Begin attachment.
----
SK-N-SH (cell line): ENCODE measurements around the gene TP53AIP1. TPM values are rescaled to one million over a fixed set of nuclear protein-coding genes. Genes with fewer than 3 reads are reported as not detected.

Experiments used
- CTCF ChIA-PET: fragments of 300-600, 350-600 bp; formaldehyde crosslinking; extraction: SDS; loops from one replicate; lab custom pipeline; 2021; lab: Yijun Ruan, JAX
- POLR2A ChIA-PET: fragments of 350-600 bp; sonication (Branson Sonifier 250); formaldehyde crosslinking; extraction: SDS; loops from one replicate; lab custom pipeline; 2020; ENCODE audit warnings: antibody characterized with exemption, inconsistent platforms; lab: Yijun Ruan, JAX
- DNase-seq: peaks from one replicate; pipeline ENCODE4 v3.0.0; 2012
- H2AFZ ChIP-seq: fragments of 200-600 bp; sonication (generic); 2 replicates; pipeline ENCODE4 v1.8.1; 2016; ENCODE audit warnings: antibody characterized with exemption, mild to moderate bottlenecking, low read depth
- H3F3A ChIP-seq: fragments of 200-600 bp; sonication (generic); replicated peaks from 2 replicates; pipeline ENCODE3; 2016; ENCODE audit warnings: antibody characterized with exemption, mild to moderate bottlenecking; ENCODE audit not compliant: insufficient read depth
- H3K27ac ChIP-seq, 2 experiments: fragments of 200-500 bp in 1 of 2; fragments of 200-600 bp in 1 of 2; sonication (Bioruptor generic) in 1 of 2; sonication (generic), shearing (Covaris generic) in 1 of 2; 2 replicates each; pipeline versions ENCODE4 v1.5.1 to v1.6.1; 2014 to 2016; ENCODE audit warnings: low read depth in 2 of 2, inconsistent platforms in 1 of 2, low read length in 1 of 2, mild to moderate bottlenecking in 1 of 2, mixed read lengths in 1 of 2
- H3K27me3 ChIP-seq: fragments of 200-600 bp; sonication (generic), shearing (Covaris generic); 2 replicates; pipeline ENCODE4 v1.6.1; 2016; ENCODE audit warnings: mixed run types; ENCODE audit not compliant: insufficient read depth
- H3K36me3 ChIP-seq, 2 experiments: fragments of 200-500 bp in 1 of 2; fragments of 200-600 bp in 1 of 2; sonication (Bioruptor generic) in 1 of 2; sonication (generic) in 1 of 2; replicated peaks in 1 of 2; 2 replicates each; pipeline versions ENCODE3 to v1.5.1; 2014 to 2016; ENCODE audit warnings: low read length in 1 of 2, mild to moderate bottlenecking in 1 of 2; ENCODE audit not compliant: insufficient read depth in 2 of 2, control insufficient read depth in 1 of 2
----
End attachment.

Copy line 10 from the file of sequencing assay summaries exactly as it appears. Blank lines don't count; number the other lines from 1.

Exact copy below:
- H3K36me3 ChIP-seq, 2 experiments: fragments of 200-500 bp in 1 of 2; fragments of 200-600 bp in 1 of 2; sonication (Bioruptor generic) in 1 of 2; sonication (generic) in 1 of 2; replicated peaks in 1 of 2; 2 replicates each; pipeline versions ENCODE3 to v1.5.1; 2014 to 2016; ENCODE audit warnings: low read length in 1 of 2, mild to moderate bottlenecking in 1 of 2; ENCODE audit not compliant: insufficient read depth in 2 of 2, control insufficient read depth in 1 of 2